To make a relationship functional means learning that it is sometimes better to be effective than to be right. To be effective in a relationship requires honest curiosity about the other person’s perspectives, and an open-minded willingness to accept and validate experiences that differ from our own – to see even in adversaries a human created in the image of G-d.

That level of empathy is hard to achieve when we are blocked by our own fears. We fear violence or loss of our autonomy or identity. We fear being duped or hurt when we show careless goodwill. We fear our own insecurities. We demand that our own legitimate claims be recognized, but not at the cost of recognizing the conflicting claims of others. We hide behind “history” to deny present realities and to prevent future possibilities.

What if things were different? What would it look like to allow the inconsistencies and conflicting narratives to peacefully coexist without having to choose one over the other?

The debate should be reframed to focus on building a consensus on what changes are possible. Perhaps one of the biggest obstacles to collaborative dialogue is language itself. We tune out those who use words or phrases that betray a differing view: Eretz Israel vs. Palestine; Occupied Territories vs. Judea and Samaria; secular vs. apostate. By casting the other side as “wrong” in these debates, we miss opportunities to learn, to break out of our shells, and to explore together how to achieve what is at once both necessary and seemingly out of reach.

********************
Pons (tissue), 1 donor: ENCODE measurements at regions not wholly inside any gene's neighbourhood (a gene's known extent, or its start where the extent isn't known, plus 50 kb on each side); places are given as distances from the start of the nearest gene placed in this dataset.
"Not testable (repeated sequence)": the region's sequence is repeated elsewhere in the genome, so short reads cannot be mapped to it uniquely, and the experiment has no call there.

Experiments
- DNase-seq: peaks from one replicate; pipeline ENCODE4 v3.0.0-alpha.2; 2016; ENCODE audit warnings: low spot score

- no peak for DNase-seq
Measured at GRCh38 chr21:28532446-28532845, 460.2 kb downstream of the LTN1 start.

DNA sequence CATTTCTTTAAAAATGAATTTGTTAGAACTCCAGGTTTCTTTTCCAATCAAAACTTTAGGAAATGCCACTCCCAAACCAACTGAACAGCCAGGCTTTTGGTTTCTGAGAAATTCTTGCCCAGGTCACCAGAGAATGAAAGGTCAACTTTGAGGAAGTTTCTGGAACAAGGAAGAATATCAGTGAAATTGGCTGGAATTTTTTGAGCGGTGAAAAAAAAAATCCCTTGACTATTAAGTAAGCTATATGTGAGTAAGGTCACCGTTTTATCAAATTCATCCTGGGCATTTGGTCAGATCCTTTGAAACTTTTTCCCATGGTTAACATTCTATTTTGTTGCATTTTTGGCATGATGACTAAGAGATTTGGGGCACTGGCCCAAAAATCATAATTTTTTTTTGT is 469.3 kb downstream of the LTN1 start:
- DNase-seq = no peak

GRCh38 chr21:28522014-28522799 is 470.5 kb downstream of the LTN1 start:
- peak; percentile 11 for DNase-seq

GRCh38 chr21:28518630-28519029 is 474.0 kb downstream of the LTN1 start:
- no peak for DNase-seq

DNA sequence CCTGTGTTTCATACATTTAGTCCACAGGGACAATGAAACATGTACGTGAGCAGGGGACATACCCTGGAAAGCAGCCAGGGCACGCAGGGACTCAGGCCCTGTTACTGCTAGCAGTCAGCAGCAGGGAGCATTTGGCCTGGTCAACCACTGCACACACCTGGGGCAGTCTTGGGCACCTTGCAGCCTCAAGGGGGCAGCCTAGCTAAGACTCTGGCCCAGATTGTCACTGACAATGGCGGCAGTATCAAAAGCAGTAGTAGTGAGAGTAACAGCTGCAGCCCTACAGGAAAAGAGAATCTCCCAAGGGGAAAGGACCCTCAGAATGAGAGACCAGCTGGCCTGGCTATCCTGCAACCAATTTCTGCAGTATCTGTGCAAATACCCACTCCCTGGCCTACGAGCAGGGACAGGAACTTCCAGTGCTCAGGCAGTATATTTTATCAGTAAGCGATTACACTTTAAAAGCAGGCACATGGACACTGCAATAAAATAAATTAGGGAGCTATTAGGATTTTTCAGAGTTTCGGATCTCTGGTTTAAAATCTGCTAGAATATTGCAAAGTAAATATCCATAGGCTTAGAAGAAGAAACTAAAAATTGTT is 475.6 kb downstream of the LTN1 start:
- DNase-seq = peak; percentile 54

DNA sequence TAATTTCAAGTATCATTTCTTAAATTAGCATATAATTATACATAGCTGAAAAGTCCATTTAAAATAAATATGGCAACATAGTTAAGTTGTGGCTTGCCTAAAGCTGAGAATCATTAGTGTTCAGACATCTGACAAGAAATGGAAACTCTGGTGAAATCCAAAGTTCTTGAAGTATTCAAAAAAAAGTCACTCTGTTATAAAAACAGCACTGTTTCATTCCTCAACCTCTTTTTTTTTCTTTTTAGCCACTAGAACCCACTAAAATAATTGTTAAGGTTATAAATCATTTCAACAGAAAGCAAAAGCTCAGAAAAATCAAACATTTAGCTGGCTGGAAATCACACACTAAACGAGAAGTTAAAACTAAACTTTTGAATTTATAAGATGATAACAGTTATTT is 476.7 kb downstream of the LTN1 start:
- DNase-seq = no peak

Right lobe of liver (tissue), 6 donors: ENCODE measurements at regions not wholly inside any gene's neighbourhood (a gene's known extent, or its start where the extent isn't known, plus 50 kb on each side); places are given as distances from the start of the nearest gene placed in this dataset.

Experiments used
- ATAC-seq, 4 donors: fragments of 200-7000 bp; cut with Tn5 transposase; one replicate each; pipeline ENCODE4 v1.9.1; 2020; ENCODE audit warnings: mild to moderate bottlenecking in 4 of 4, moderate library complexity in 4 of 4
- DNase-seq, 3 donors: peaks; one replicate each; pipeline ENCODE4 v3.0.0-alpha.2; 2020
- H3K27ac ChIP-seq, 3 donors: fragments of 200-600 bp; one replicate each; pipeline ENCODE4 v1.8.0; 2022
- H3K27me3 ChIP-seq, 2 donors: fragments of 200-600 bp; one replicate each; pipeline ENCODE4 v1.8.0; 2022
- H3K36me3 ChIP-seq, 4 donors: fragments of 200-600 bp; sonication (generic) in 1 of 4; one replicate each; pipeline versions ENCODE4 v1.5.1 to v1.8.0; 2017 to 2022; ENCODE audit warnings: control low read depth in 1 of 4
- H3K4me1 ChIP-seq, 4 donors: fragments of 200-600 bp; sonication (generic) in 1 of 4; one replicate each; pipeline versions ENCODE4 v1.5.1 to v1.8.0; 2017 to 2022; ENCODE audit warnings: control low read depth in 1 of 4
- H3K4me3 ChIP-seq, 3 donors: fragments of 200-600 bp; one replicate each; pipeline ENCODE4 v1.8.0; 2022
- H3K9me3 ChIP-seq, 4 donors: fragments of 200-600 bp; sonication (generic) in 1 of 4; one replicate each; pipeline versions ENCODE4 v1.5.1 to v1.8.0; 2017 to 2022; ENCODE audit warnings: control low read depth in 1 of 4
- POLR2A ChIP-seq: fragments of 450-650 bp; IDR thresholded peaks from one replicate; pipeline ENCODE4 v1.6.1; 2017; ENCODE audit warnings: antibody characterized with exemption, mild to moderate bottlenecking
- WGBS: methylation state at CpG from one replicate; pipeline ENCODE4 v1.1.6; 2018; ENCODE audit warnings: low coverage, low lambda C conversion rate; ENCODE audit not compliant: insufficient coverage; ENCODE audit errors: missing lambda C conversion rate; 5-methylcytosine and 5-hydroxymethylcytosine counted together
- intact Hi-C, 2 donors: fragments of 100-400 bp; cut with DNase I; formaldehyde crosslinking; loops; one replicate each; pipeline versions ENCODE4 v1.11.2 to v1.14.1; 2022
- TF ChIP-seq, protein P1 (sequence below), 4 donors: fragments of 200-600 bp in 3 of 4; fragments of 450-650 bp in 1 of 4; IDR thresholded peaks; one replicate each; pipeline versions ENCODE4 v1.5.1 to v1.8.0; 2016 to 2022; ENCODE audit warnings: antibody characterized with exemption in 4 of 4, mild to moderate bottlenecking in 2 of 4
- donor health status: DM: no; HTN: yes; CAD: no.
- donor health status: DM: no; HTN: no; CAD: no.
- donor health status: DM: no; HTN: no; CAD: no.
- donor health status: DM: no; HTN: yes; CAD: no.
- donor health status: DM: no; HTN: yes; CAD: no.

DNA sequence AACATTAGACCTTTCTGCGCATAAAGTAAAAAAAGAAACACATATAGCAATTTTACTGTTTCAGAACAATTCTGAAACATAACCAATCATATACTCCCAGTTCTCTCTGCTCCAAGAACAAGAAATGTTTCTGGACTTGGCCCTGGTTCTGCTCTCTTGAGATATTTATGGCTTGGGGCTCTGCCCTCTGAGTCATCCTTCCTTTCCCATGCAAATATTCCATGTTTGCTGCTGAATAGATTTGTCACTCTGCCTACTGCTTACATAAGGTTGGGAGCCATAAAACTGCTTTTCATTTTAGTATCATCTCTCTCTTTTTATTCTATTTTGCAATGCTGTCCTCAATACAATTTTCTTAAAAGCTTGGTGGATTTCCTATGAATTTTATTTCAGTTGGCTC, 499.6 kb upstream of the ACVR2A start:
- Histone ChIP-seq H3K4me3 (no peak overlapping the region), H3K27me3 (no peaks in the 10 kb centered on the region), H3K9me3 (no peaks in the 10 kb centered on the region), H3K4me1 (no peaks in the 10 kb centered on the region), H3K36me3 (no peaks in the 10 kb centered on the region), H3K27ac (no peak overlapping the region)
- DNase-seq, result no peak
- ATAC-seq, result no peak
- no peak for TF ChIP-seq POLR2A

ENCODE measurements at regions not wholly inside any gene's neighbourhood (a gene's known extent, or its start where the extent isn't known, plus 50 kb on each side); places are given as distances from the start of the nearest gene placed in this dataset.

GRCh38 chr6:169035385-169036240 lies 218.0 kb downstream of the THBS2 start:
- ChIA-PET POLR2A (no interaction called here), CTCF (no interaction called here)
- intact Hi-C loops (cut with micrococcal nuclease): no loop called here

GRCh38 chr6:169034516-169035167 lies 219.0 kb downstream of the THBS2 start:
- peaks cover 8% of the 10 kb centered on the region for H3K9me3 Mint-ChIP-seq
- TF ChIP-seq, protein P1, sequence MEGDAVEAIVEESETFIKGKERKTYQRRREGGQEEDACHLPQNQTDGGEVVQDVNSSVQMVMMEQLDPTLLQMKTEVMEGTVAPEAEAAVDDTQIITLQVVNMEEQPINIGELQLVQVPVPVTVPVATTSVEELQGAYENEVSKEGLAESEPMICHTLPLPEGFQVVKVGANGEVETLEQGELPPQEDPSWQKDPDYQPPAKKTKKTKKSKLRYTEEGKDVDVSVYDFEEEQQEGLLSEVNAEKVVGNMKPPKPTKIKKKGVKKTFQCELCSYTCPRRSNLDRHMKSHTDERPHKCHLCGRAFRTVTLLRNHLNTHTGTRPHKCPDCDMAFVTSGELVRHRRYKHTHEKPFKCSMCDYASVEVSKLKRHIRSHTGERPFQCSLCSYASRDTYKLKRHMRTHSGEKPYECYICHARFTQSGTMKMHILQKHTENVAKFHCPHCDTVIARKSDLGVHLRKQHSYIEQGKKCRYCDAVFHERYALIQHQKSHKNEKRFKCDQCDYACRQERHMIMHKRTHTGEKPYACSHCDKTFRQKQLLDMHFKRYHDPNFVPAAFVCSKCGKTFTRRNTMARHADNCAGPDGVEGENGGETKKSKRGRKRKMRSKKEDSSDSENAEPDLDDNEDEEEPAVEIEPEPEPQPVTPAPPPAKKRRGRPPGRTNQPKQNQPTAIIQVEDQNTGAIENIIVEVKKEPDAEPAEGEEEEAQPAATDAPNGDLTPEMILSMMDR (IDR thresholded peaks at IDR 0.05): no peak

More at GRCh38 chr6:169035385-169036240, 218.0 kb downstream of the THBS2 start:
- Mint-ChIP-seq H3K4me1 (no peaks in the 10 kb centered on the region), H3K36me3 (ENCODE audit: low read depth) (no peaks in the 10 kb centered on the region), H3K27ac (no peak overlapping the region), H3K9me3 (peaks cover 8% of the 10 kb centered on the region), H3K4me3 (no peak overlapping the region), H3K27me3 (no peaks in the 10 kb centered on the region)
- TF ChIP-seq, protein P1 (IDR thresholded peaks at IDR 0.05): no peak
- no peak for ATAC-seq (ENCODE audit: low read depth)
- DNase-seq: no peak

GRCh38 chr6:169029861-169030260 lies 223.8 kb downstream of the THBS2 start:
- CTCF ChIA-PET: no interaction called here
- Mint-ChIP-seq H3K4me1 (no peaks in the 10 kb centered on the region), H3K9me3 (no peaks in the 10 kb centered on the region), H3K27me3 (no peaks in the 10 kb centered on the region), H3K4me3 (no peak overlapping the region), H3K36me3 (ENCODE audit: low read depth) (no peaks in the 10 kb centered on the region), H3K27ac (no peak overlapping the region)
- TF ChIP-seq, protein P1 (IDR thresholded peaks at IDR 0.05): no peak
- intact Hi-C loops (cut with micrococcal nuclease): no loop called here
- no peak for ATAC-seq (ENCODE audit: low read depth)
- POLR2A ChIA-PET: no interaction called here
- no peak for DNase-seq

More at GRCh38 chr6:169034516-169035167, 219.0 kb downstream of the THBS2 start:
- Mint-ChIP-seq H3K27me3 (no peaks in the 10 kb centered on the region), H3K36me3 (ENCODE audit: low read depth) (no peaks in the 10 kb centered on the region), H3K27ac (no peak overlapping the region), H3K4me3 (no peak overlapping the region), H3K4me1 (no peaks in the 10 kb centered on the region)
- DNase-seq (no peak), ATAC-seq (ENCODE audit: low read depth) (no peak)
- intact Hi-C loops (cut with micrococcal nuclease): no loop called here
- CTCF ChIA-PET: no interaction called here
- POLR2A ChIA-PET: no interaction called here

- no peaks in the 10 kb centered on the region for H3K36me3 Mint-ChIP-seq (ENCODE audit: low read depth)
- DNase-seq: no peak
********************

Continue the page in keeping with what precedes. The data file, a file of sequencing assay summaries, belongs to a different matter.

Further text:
The status quo means physical danger and moral compromises, instability and insecurity. Can there be a viable alternative?

To create a more productive and collaborative dialogue, to replace fear with empathy, three steps are urgently needed:

1. Rebuild the center, to facilitate respectful conversation among those of differing views, so as to find common ground and to create new solutions rather than persuading others of how justified our own biases and fears are.

2. Believe that failure to achieve greater empathy, understanding and trust means failure to achieve lasting security, moral legitimacy and reciprocal recognition.

3. Negotiate from strength – not the strength of Goliath’s armor and towering air of superiority, but the strength of David’s agility and nimble adaptability. It takes true inner strength to allow our cherished assumptions to be challenged, to accept that contrasting views may also be valid without negating our own experiences, and to value building relationships more highly than defending our own dogmas or interests.

Now is the time for people on all sides to end recriminations about morality, “truth” and legitimacy, and rather to replace walls with bridges, and hubris with humility. That is the path to both acceptance and peace.

About the Author
Allan Marks is a lawyer in the United States and an Adjunct Lecturer at the University of California, Berkeley law and business schools. Allan writes and comments frequently on Israeli economic, security and political affairs, on bridging gaps between Jewish denominations and between Judaism and other faiths, and on other issues of importance to world Jewry. He is an expert on energy, transportation, land use, and infrastructure policy. The views expressed are his alone and are not attributable to any organization